This section describes how to manage parallel processing of SQL statements. In this configuration Oracle Database can divide the work of processing an SQL statement among multiple parallel processes.
The execution of many SQL statements can be parallelized. The degree of parallelism is the number of parallel execution servers that can be associated with a single operation. The degree of parallelism is determined by any of the following:
About Parallel Execution Servers
When an instance starts up, Oracle Database creates a pool of parallel execution servers which are available for any parallel operation. A process called the parallel execution coordinator dispatches the execution of a pool of parallel execution servers and coordinates the sending of results from all of these parallel execution servers back to the user.
The parallel execution servers are enabled by default, because by default the value for PARALLEL_MAX_SERVERS initialization parameter is set >0. The processes are available for use by the various Oracle Database features that are capable of exploiting parallelism. Related initialization parameters are tuned by the database for the majority of users, but you can alter them as needed to suit your environment. For ease of tuning, some parameters can be altered dynamically.
Parallelism can be used by a number of features, including transaction recovery, replication, and SQL execution. In the case of parallel SQL execution, the topic discussed in this book, parallel server processes remain associated with a statement throughout its execution phase. When the statement is completely processed, these processes become available to process other statements.
Altering Parallel Execution for a Session
You control parallel SQL execution for a session using the ALTER SESSION statement.
Disabling Parallel SQL Execution
You disable parallel SQL execution with an ALTER SESSION DISABLE PARALLEL DML| DDL| QUERY statement. All subsequent DML (INSERT, UPDATE, DELETE), DDL (CREATE, ALTER), or query (SELECT) operations are executed serially fter such a statement is issued. They will be executed serially regardless of any PARALLEL clause associated with the statement or parallel attribute associated with the table or indexes involved.
The following statement disables parallel DDL operations:ALTER SESSION DISABLE PARALLEL DDL;
Enabling Parallel SQL Execution
You enable parallel SQL execution with an ALTER SESSION ENABLE PARALLEL DML| DDL| QUERY statement. Subsequently, when a PARALLEL clause or parallel hint is associated with a statement, those DML, DDL, or query statements will execute in parallel. By default, parallel execution is enabled for DDL and query statements.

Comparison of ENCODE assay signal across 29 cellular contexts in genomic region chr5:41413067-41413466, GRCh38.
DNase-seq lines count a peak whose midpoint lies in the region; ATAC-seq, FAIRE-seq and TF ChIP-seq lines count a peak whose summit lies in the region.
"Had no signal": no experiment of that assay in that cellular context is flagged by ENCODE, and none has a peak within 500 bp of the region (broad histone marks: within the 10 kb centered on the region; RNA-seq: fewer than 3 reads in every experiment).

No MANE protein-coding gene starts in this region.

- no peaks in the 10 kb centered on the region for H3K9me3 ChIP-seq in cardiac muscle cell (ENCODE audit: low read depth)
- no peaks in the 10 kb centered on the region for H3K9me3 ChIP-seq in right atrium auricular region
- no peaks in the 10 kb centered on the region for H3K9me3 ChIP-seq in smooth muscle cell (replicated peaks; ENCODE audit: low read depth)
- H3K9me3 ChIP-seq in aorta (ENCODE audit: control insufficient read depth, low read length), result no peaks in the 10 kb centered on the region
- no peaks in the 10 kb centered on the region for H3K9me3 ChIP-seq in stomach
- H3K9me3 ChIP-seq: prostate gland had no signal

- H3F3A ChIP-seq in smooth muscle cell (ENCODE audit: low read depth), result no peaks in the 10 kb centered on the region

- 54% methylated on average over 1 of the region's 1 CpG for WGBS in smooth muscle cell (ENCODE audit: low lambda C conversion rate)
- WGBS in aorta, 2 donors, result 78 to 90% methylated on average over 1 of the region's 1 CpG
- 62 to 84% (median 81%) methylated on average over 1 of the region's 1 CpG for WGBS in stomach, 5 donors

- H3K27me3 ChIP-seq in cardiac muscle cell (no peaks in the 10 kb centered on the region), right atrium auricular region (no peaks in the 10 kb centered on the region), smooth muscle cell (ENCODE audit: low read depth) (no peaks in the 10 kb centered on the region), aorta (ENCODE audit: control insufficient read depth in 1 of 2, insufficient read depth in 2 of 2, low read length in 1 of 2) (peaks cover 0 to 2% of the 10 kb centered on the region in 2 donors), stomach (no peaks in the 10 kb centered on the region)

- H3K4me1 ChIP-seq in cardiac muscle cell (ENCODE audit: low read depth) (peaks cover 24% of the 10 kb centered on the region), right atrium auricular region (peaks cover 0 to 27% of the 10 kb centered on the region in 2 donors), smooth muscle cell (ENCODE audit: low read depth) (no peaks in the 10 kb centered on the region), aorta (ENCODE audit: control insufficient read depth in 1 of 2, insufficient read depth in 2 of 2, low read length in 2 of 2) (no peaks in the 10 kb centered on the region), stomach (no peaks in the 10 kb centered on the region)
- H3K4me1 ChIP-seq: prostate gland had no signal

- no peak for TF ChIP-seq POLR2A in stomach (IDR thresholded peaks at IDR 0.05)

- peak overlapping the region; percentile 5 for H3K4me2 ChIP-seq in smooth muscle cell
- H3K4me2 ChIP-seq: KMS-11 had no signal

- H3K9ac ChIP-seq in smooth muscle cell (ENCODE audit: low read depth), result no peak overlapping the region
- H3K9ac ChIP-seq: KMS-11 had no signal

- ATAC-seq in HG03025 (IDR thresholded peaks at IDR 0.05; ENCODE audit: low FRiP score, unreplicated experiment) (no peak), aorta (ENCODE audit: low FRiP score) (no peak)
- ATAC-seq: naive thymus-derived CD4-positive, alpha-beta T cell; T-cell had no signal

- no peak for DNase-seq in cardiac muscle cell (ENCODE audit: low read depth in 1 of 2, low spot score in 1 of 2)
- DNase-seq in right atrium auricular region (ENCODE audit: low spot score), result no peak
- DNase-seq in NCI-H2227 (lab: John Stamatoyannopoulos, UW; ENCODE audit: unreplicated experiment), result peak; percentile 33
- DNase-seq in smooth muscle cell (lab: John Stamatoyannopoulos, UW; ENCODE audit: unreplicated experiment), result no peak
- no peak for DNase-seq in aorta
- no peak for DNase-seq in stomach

A DML statement can be parallelized only if you specifically issue an ALTER SESSION statement to enable parallel DML:ALTER SESSION ENABLE PARALLEL DML;
Forcing Parallel SQL Execution
You can force parallel execution of all subsequent DML, DDL, or query statements for which parallelization is possible with the ALTER SESSION FORCE PARALLEL DML|DDL|QUERY statement. Additionally you can force a specific degree of parallelism to be in effect, overriding any PARALLEL clause associated with subsequent statements. If you do not specify a degree of parallelism in this statement, the default degree of parallelism is used. However, a degree of parallelism specified in a statement through a hint will override the degree being forced.
The following statement forces parallel execution of subsequent statements and sets the overriding degree of parallelism to 5:ALTER SESSION FORCE PARALLEL DDL PARALLEL 5;
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Oracle 10g Tutorial
Overview Of Administering An Oracle Database
Creating An Oracle Database
Starting Up And Shutting Down
Managing Oracle Database Processes
Managing Control Files
Managing The Redo Log
Managing Archived Redo Logs
Managing Datafiles And Tempfiles
Managing The Undo Tablespace
Using Oracle-managed Files
Using Automatic Storage Management
Managing Space For Schema Objects
Managing Partitioned Tables And Indexes
Managing Hash Clusters
Managing Views, Sequences, And Synonyms
General Management Of Schema Objects
Detecting And Repairing Data Block Corruption
Managing Users And Securing The Database
Managing Automatic System Tasks Using The Maintenance Window
Using The Database Resource Manager
Moving From Dbms_job To Dbms_scheduler
Overview Of Scheduler Concepts
Using The Scheduler
Administering The Scheduler
Distributed Database Concepts
Managing A Distributed Database
Developing Applications For A Distributed Database System
Distributed Transactions Concepts
Managing Distributed Transactions
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